Henry VIII's Early Foreign Policy, 1509-29
Jez Ross takes issue with the traditional view that sees the early foreign policy of the second Tudor monarch as a costly failure.
The common view of Henry VIII’s and Cardinal Wolsey’s foreign policy is that it was a failure. What are the main components of this view? Firstly, that Henry VIII failed to achieve his primary goal, which was to recover the French empire which had been conquered by Henry V. Secondly, that this aim was unrealistic: Henry’s high hopes were naive, given that his resources were tiny compared with those of France. Thirdly, that his foreign policy was often incoherent, thus allowing more wily operators, such as King Ferdinand of Aragon and the Emperor Maximilian, to manipulate him. In short, foreign policy under Henry and Wolsey was unaccomplished, anachronistic, naive and aimless.
The Traditional View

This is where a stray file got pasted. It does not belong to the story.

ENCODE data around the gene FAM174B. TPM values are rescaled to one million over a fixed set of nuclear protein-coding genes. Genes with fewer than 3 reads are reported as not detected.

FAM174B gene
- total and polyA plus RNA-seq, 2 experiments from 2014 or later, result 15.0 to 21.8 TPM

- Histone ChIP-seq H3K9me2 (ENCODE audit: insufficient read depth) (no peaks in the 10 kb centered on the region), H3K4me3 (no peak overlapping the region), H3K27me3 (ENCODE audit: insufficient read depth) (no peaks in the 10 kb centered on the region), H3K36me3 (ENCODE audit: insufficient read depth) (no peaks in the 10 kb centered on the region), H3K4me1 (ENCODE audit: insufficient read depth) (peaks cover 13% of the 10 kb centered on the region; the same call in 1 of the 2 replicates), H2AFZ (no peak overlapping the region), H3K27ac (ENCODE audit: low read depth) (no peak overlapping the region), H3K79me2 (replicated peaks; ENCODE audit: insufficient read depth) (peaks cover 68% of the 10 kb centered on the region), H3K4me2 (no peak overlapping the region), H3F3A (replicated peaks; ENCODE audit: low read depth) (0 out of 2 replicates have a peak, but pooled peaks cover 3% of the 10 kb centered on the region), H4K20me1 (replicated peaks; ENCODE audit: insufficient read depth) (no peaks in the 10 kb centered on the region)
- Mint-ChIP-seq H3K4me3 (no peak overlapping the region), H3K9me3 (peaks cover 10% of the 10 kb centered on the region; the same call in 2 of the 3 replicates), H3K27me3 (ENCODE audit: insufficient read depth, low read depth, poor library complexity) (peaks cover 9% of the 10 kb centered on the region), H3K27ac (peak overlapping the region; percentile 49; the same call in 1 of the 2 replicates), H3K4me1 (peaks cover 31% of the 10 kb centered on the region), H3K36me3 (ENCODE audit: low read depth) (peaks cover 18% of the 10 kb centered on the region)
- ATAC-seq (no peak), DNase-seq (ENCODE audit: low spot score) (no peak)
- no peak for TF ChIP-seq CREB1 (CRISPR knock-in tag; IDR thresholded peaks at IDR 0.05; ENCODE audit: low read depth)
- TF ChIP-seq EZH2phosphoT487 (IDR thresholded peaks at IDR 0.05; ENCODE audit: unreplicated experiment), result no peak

Henry VIII’s campaigns achieved few concrete gains and often seem to have been conducted for this allies’ benefit rather than his own. His campaign in Aquitaine in south-western France in 1512 collapsed because his army contracted dysentery, got drunk and mutinied. He only succeeded in capturing the towns of Therouanne and Tournai in northern France in 1513, and these were soft targets. Neither of these campaigns directly served English interests. Ferdinand of Aragon persuaded Henry to campaign in Aquitaine so that he could recapture Navarre from the French (which he did, in spite of the dismal performance of English troops). Therouanne was a French fortress which threatened Maximilian’s Burgundian territories, whilst Tournai was a French enclave in Burgundy. Further, Ferdinand and Maximilian signalled their gratitude to Henry by signing separate treaties with France, which left England to carry the fight against France by herself!